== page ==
So at the very time that wealth creation was being relegated, the welfare state was being elevated. In the end, the welfare state became insupportable.

If this recession has served no other purpose but finally to get us to see all this then it will not have been in vain.

Of course, we must continue to do our duty by the disadvantaged, but we face a hard task in winkling out the malingerers.

Almost all of the third world countries must go down the road we went in taking better care of their people – but if they are wise they will learn from our mistakes.

As it is, at the moment, they enjoy a huge advantage over us competitively in that they do not carry the huge expense of even a limited welfare state. That, together with much lower wages, makes it next to impossible for the West to compete.

But their peoples are already demanding – and getting – increased pay packets; they are also demanding better work conditions and welfare for the disadvantaged – all of which will cost money.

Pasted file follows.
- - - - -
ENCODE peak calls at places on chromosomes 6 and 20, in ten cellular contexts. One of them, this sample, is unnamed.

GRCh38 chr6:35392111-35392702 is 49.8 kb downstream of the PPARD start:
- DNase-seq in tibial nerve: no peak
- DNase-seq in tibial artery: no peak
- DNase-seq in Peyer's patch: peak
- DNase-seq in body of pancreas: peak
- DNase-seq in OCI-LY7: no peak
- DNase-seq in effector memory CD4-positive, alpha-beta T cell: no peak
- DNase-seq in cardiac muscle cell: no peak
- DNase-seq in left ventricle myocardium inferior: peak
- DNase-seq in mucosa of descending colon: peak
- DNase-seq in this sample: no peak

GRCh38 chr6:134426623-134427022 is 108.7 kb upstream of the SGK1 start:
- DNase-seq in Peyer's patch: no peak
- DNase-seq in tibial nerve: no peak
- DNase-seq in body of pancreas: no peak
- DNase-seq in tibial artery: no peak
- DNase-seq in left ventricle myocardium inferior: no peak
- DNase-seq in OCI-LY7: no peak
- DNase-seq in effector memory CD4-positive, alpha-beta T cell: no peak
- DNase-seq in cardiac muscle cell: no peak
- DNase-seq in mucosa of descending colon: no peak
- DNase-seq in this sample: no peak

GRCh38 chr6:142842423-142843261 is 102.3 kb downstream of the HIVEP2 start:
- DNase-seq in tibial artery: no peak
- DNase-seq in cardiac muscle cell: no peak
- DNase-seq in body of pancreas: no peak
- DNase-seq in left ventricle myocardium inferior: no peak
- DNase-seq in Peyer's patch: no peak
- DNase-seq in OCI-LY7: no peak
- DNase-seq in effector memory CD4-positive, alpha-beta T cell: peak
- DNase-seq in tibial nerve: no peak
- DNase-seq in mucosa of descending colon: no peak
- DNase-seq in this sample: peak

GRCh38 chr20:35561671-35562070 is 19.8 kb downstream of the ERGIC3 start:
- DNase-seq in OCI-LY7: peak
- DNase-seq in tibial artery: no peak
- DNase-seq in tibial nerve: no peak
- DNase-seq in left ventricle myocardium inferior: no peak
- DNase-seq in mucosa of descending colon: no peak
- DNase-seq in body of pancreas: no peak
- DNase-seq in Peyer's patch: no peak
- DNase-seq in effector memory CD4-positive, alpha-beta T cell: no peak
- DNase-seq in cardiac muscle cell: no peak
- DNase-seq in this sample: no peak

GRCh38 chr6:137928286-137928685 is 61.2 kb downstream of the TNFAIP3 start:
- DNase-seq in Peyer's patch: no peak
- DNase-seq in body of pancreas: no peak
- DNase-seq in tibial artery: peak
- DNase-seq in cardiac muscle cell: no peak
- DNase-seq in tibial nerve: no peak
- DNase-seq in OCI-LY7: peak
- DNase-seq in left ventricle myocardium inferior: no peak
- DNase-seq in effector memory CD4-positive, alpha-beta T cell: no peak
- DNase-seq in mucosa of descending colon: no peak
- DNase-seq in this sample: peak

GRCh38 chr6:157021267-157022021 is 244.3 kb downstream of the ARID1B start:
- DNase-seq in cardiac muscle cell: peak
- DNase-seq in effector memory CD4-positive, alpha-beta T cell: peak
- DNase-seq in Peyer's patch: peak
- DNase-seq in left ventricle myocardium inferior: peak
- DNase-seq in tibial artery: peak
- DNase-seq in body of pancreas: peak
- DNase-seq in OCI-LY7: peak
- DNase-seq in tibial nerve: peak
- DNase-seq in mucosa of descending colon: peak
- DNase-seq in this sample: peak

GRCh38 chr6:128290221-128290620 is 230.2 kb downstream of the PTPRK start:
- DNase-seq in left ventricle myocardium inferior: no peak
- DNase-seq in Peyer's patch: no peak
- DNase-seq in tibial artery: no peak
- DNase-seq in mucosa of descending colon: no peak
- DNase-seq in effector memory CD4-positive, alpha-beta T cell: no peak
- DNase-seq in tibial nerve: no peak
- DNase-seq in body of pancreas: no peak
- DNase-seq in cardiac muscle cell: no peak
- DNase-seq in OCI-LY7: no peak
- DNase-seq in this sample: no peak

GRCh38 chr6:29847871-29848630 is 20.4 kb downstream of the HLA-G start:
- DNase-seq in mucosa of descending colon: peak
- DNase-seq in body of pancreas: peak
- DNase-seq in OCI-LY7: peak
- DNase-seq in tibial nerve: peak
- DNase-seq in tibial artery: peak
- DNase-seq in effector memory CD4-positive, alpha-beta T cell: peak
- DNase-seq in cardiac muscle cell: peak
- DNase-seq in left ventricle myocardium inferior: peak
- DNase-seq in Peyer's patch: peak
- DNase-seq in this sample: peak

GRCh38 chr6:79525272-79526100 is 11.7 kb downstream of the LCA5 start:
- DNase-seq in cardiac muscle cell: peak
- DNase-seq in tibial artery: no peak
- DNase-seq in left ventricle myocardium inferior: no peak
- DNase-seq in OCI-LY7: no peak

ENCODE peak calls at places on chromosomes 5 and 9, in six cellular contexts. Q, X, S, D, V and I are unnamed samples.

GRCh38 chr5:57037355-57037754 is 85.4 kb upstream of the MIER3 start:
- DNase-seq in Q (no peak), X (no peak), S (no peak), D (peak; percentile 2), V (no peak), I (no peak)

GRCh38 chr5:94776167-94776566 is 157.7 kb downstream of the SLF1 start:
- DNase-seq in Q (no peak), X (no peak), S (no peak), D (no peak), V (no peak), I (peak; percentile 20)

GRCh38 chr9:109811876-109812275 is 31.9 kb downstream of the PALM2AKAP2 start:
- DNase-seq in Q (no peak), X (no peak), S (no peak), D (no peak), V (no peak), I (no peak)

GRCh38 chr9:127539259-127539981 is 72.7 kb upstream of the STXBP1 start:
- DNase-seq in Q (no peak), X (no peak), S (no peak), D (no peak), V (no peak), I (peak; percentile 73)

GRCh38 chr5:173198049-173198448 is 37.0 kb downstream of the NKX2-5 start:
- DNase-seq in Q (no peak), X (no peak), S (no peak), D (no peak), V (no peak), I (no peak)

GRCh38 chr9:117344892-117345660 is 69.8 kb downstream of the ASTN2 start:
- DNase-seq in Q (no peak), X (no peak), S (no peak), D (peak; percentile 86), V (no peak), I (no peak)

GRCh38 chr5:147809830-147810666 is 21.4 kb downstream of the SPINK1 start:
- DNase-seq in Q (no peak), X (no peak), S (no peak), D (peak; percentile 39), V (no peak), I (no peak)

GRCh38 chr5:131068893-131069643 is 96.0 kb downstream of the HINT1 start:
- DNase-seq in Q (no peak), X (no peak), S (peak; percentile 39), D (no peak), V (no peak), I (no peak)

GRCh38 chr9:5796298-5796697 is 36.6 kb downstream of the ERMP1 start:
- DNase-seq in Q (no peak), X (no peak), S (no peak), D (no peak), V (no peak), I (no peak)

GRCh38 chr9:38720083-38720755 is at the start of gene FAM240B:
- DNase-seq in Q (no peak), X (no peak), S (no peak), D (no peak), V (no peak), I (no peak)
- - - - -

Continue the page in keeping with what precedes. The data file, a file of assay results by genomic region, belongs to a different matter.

When we have eventually completed the much harder task of convincing all our able-bodied people who presently feel no conscience about not working to work, there will be a meeting point at which we will all be competing on a substantially more level playing field.

This scenario has already been played out in several former third world countries such as Japan, Taiwan, South Korea and Singapore. They were all once undercutting us wholesale, and it will be the same with China, India and Brazil.

There are penalties with being an innovator – the first in the field in any activity. Inevitably you make lots of mistakes; but those coming later can take advantage of what you got wrong as well as the much greater number of things you got right. Once of the reasons Germany created the as successful an industrial model as it did was because it was able to avoid making the same mistakes we did.